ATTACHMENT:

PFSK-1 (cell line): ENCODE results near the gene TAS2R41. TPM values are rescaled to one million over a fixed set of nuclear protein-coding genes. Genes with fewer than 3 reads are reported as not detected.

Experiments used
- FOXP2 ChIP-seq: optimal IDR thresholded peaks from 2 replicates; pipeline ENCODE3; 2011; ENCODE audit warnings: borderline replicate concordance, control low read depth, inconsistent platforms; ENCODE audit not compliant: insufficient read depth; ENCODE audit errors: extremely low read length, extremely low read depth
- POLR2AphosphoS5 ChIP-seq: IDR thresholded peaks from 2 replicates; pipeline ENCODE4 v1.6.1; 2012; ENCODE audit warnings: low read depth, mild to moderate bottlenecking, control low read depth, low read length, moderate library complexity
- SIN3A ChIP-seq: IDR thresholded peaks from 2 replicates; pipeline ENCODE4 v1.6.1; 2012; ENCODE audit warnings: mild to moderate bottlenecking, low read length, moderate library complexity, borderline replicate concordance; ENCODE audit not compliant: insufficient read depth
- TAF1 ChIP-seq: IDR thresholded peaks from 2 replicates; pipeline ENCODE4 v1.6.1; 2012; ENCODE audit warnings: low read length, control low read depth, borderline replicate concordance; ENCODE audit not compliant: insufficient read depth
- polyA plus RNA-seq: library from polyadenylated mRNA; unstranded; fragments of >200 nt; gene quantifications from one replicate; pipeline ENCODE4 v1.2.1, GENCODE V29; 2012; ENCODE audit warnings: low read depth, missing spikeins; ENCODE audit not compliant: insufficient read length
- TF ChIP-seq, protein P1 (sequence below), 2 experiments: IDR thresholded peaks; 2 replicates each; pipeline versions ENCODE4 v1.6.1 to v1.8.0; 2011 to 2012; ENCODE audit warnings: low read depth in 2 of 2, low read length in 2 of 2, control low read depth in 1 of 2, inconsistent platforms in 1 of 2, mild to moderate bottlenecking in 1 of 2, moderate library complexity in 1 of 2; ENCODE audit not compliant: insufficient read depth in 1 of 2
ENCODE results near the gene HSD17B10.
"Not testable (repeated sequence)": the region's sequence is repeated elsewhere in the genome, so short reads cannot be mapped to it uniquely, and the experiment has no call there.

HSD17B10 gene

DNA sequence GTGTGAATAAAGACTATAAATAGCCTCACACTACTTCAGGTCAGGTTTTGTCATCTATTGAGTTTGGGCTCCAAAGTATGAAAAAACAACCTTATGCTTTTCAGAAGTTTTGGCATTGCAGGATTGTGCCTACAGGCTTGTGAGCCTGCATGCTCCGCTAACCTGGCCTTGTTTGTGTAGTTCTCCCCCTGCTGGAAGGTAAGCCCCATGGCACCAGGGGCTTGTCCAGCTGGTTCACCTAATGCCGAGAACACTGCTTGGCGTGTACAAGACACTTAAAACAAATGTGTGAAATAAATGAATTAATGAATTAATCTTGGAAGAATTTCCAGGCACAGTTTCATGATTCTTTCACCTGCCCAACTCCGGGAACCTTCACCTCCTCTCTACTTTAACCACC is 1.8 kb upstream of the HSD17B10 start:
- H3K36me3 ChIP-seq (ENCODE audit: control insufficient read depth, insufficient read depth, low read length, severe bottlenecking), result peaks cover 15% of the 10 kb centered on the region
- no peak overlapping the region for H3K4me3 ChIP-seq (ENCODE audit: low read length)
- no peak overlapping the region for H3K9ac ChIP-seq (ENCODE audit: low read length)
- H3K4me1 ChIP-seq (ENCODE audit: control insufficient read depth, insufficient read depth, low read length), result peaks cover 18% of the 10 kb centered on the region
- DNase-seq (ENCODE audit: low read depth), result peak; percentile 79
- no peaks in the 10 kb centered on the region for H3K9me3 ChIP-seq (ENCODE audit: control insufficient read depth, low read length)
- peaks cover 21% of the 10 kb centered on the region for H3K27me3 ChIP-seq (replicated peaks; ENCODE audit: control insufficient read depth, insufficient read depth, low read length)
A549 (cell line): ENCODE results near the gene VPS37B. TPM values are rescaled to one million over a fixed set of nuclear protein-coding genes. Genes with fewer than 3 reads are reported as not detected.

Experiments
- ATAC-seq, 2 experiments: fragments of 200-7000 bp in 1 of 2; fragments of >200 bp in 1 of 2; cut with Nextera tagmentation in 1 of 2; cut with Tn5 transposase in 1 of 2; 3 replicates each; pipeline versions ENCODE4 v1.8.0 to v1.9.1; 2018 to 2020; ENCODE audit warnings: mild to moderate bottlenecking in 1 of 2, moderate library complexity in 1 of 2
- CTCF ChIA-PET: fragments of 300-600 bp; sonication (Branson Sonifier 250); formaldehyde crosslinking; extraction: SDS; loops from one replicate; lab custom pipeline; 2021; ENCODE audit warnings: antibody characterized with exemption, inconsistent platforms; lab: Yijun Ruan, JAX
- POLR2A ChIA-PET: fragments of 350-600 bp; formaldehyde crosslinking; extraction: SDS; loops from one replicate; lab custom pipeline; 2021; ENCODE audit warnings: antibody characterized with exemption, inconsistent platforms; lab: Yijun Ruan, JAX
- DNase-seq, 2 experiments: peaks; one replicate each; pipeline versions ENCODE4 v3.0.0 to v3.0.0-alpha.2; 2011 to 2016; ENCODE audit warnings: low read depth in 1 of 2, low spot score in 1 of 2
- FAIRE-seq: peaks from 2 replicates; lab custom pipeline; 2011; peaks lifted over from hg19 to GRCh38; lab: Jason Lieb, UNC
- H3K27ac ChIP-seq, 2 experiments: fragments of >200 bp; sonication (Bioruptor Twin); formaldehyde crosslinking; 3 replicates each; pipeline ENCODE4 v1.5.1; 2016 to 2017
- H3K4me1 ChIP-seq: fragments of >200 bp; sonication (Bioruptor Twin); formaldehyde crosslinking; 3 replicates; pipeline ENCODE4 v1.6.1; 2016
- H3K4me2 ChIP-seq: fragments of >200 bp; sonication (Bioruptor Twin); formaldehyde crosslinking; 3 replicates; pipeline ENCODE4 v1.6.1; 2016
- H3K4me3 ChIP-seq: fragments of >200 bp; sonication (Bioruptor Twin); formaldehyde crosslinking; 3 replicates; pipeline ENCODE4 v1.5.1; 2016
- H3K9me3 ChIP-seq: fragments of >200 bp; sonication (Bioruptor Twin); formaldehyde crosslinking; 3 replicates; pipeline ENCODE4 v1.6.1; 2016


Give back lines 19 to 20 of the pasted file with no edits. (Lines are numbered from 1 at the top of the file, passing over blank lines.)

- peaks cover 21% of the 10 kb centered on the region for H3K27me3 ChIP-seq (replicated peaks; ENCODE audit: control insufficient read depth, insufficient read depth, low read length)
A549 (cell line): ENCODE results near the gene VPS37B. TPM values are rescaled to one million over a fixed set of nuclear protein-coding genes. Genes with fewer than 3 reads are reported as not detected.